Where Northeast Beech Street meets Martin Luther King Jr. Boulevard, about a half-dozen anti-abortion protesters gather nearly every day in front of a large, overgrown patch of grass.
They arrive for the morning and evening rush hours to protest the fate of this vacant lot in Northeast Portland: a Planned Parenthood health clinic set to break ground this week. Once completed in early 2010, the clinic hopes to serve at least 10,000 women a year with services including abortion, birth control, cancer and disease screenings, and counseling.
The clinic's protesters are part of a national anti-abortion campaign, organized by Catholic groups in 179 cities. The 40 Days for Life campaign, which began in late September, is engaging in prayer, fasting and frequent vigils.
Planned Parenthood expects between 2 percent and 5 percent of clinic users will come for abortions and that all its services will fill a void.
"Clearly, everyone has their First Amendment rights," says Liz Delapoer, Planned Parenthood marketing director. "But we're really excited about the new center because there is a huge need in the area for our services in the community."
Christina DeGoede, 19, is the local protest organizer. She lined up volunteers to demonstrate in two-hour shifts almost every day.
Precious Children of Portland, a local anti-abortion group, signed up for most of the time slots. When WW visited last Friday afternoon, Oct. 17, there were far fewer protesters (4) than signs (15)—some of which accused Planned Parenthood of "black genocide" because the clinic is in a neighborhood with a large percentage of black residents. The protesters say they're undaunted.
The four protesters spread out down MLK and carefully positioned their signs in front of the vacant lot.
Lee Harris, a lanky first-time demonstrator in his late 20s, held a sign reading "Adoption Not Abortion" and waved to passing cars. In less than 10 minutes, people in three cars flipped him off and yelled obscenities.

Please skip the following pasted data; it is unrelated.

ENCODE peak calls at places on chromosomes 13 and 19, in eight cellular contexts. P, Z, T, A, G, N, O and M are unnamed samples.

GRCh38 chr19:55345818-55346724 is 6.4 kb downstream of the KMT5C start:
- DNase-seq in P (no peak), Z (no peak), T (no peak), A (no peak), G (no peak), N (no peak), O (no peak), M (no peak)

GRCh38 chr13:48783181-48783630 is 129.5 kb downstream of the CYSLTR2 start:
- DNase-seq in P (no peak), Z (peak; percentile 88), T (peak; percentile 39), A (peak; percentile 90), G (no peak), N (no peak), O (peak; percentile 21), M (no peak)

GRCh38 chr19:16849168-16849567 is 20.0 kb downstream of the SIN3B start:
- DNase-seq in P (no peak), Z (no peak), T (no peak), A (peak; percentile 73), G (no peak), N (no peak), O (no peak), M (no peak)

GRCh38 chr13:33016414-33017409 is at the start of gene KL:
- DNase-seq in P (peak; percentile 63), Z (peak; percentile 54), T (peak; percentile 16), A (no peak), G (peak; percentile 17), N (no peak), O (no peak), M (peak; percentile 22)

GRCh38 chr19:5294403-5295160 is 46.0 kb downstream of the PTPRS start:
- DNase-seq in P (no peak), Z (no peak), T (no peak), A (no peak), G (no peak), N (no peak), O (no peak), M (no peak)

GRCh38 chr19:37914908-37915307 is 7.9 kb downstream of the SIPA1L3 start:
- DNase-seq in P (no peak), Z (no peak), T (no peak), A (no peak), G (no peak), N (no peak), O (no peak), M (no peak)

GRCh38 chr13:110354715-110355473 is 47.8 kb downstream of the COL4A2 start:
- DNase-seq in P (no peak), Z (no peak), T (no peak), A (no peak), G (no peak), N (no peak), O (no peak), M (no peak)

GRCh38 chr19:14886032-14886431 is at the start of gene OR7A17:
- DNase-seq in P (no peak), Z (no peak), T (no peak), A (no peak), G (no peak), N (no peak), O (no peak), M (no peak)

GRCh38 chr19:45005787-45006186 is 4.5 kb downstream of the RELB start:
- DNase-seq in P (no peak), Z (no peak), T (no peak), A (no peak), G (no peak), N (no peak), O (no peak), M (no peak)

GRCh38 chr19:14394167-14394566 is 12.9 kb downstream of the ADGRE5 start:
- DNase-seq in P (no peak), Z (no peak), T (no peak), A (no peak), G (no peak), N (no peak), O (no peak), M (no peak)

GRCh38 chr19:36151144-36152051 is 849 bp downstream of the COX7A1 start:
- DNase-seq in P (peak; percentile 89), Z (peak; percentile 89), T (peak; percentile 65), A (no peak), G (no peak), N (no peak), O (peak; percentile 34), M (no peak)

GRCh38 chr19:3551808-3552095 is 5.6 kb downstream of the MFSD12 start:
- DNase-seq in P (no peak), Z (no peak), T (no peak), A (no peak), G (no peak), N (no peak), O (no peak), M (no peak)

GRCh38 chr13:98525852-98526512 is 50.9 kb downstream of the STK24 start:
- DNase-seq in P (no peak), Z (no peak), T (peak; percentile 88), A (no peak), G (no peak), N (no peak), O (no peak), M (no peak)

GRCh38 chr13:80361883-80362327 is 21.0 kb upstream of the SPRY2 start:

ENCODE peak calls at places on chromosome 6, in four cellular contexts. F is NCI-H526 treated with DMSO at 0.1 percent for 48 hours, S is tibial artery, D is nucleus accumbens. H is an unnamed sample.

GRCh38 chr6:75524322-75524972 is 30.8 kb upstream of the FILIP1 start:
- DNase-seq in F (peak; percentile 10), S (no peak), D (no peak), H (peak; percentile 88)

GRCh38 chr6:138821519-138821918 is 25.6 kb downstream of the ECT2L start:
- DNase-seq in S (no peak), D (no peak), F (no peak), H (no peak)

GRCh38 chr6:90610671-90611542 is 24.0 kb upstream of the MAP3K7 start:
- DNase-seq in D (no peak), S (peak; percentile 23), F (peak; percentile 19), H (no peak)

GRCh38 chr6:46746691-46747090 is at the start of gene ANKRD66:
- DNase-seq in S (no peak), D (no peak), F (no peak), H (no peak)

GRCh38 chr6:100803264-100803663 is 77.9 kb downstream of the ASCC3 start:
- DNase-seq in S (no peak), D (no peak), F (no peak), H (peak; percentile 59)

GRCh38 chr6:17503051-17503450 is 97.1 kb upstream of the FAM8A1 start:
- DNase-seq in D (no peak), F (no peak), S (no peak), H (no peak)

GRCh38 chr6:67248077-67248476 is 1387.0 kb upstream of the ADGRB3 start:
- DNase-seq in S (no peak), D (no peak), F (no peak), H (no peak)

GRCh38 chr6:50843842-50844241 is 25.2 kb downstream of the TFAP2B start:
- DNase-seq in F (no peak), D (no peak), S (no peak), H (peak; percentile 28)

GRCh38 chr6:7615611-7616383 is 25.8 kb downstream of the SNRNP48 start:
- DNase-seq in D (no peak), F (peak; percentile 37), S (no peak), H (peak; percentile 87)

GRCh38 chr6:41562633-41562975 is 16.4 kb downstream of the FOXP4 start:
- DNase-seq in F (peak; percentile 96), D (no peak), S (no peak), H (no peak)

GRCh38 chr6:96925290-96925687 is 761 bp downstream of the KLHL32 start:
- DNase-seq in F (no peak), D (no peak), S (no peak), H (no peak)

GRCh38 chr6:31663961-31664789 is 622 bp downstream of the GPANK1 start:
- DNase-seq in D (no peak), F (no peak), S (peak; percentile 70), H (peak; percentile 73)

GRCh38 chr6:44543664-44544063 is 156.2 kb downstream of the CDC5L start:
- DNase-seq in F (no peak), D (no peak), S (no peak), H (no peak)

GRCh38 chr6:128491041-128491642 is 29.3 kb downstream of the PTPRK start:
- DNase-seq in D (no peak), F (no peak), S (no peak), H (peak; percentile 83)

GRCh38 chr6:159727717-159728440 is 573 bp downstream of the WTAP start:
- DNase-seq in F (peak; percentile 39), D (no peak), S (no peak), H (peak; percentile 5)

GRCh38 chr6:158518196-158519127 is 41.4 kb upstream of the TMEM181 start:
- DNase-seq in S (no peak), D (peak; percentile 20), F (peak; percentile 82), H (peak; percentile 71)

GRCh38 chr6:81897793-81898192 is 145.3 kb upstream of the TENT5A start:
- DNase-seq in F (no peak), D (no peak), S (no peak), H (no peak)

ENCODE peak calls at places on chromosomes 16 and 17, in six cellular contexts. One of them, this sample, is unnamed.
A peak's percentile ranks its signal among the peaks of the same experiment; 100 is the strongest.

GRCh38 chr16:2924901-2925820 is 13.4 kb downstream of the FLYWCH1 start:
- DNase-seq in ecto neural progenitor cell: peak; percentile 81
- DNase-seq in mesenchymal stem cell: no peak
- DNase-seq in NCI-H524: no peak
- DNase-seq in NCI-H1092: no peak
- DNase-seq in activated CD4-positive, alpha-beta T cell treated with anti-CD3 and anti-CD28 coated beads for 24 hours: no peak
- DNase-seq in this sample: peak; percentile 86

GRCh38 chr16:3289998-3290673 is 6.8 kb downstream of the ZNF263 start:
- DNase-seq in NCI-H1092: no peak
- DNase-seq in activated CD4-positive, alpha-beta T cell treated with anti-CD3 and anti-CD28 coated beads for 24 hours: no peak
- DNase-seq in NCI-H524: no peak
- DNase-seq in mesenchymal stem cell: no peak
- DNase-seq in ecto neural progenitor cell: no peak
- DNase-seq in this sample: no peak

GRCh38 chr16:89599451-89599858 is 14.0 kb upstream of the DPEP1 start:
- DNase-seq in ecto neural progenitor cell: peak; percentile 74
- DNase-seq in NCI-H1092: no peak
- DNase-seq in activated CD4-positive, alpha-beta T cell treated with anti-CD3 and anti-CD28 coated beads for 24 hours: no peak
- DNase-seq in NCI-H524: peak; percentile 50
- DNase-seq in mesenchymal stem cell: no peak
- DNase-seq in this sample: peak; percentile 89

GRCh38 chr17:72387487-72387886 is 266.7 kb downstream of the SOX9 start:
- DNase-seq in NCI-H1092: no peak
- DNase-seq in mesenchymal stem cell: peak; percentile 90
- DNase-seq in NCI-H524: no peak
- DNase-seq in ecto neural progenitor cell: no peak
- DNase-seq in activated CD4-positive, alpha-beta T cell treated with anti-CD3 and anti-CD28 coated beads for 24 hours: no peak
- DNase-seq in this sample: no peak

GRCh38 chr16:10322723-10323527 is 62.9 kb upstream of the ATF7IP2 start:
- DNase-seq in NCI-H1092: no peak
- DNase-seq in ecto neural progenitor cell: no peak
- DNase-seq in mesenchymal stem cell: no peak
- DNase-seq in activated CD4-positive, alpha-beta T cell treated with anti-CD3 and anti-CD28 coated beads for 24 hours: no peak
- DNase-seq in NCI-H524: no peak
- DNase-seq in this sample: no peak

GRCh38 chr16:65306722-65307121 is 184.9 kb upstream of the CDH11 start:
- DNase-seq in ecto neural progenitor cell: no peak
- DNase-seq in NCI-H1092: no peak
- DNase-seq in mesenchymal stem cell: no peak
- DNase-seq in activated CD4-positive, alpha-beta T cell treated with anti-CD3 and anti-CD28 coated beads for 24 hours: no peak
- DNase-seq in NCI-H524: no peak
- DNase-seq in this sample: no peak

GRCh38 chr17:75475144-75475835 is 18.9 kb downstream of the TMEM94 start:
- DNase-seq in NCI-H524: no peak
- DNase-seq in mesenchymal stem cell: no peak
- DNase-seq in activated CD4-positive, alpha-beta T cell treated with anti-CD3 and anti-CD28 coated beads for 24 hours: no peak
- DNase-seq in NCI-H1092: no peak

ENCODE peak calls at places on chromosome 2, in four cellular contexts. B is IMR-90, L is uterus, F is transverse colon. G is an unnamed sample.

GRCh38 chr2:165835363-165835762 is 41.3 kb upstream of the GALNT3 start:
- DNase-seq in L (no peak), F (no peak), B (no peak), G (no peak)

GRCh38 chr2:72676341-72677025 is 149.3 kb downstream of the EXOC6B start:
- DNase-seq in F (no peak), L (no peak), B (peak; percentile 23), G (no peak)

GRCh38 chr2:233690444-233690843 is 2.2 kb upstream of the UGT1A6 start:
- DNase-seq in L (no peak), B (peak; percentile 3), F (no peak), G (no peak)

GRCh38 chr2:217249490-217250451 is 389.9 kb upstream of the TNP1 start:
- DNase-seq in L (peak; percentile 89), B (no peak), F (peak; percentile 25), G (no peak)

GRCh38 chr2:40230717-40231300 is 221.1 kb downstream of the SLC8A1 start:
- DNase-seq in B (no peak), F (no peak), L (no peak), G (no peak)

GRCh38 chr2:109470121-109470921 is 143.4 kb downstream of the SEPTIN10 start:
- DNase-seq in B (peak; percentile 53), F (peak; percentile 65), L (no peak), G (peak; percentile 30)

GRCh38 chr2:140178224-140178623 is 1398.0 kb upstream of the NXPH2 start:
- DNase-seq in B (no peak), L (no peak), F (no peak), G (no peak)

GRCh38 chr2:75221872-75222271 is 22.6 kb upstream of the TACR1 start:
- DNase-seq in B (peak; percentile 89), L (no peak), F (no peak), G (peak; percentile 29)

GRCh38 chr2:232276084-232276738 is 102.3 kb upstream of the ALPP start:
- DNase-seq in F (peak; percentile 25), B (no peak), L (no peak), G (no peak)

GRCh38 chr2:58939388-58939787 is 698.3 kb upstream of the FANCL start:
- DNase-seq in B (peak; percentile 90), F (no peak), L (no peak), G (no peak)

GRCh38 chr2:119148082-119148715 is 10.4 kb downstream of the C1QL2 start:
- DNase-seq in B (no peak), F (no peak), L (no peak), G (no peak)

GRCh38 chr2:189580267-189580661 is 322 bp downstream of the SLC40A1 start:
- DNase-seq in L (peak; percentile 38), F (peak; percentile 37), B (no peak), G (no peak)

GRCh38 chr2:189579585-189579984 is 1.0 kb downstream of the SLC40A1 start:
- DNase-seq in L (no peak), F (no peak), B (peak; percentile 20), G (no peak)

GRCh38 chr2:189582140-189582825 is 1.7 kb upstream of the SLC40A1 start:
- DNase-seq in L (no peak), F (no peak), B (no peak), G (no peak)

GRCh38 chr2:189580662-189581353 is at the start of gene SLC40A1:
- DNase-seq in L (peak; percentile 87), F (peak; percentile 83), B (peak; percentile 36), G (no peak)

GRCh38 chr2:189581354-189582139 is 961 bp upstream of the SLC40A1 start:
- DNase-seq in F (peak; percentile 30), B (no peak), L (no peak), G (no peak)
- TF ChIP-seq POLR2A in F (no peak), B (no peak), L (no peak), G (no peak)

"I felt like God was leading me to stand here to oppose abortion," Harris said. "This isn't against any group or individual, it's against the cruel practice of abortion."
Bernadine Niece says she and other Precious Children members have been protesting at the site for 18 months—long before 40 Days for Life began. They've been demonstrating since the city approved plans for the land owned by the Portland Development Commission to become a $12 million, 40,000-square-foot building for a Planned Parenthood center and a handful of retail shops.
"I want to prick people's conscience a bit," says Niece, who lives a block from the site and attends Holy Redeemer Church nearby.
In May, after nearly a year of protests, project contractor Walsh Construction pulled out of the project (see "Murmurs," WW, May 14, 2008). Soon after Walsh left, Planned Parenthood hired B&G Builders as its new contractor. This kept the plans for the site on track, and kept the protesters coming.
Planned Parenthood officials aren't the only ones tired of the demonstrators. Local businesses are fed up with constant protests just steps from their front doors.
Nicole Cathcart, the owner of coffee joint Java Rama, won't serve the demonstrators when they come in for a cup.
"I'm not interested in starting a dialogue with them," she says. "I'm interested in them going away."
Planned Parenthood is scheduled to hold a ceremonial ground-breaking at the site Wednesday, Oct. 22.